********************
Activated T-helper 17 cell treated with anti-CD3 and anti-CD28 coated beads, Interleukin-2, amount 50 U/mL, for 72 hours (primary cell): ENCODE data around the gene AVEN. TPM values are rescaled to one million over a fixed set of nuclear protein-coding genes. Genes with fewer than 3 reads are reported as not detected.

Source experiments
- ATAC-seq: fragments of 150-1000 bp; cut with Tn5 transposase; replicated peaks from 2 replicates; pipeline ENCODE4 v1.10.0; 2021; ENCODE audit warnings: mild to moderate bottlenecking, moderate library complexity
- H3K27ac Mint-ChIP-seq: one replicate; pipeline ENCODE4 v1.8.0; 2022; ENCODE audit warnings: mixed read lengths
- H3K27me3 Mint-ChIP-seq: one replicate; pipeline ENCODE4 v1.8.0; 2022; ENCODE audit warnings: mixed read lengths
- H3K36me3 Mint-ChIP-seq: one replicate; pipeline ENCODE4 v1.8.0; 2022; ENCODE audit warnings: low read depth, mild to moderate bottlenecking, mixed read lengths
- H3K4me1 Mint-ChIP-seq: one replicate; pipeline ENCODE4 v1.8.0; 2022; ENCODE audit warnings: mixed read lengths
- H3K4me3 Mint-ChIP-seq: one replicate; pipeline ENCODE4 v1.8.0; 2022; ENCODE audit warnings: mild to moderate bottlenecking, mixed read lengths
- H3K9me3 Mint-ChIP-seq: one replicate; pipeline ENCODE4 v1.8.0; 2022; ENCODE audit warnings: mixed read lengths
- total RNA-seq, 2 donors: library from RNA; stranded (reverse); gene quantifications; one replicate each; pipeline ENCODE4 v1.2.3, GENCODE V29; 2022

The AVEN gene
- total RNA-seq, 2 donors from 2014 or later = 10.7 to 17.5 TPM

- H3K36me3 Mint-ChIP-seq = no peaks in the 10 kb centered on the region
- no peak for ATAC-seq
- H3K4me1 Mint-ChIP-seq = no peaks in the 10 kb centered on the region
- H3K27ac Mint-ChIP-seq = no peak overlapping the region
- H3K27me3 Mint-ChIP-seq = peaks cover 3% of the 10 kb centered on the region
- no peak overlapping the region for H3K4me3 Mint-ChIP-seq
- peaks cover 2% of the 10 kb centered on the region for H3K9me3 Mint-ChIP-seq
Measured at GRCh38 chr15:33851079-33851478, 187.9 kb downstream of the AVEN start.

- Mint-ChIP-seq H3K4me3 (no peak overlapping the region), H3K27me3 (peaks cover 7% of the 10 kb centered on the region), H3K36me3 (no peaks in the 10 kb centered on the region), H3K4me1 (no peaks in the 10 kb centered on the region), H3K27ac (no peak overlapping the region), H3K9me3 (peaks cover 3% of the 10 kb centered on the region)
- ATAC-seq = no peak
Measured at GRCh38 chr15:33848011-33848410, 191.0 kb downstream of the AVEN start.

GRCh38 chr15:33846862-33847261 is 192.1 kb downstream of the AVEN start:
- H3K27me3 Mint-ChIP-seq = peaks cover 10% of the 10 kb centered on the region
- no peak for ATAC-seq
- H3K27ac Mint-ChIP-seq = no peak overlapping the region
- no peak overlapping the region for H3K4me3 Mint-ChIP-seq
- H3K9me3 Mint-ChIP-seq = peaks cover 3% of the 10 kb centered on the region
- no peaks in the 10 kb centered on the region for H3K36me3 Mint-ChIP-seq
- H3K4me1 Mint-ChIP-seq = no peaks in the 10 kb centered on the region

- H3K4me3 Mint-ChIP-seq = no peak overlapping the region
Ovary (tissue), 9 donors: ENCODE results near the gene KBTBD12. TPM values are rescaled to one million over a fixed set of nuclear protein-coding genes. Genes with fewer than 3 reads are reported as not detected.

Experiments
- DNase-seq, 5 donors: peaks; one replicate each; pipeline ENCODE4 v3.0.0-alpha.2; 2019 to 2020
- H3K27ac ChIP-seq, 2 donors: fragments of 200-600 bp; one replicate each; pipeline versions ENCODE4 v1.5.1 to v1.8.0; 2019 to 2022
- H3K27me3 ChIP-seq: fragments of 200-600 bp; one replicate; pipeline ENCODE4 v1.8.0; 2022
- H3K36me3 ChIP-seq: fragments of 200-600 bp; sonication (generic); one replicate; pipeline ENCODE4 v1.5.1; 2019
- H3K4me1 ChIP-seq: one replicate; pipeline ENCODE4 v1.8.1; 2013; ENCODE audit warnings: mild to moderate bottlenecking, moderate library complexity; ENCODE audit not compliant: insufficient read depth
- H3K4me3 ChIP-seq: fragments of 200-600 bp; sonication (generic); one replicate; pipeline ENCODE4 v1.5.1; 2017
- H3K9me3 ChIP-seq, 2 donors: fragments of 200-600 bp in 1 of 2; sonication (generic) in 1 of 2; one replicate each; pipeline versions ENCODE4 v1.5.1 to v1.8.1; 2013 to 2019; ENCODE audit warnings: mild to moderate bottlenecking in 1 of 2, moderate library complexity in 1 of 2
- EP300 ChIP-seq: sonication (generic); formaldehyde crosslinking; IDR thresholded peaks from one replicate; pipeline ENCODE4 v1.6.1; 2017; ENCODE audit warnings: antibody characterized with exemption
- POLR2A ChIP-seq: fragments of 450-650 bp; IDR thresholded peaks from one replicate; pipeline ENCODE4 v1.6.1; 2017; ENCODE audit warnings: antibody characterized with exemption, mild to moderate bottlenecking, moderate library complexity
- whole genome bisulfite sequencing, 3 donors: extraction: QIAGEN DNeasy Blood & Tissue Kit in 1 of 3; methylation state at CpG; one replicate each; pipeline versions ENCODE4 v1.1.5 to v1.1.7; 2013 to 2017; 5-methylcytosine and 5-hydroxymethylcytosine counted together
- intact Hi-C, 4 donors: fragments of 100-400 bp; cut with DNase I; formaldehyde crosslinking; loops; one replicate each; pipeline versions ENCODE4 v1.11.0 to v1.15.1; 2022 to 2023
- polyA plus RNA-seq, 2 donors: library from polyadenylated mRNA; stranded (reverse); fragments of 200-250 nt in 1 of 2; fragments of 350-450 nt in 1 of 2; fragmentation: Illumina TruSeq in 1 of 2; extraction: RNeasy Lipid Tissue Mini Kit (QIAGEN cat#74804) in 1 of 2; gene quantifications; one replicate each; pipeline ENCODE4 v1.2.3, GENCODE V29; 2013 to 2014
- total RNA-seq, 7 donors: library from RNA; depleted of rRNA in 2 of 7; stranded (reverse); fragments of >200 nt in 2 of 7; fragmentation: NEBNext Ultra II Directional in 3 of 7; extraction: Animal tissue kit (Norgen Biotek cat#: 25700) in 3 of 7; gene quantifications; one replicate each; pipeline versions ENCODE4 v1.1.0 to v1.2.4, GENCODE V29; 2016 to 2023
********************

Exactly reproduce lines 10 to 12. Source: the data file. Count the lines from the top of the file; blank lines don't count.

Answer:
- total RNA-seq, 2 donors: library from RNA; stranded (reverse); gene quantifications; one replicate each; pipeline ENCODE4 v1.2.3, GENCODE V29; 2022

The AVEN gene
- total RNA-seq, 2 donors from 2014 or later = 10.7 to 17.5 TPM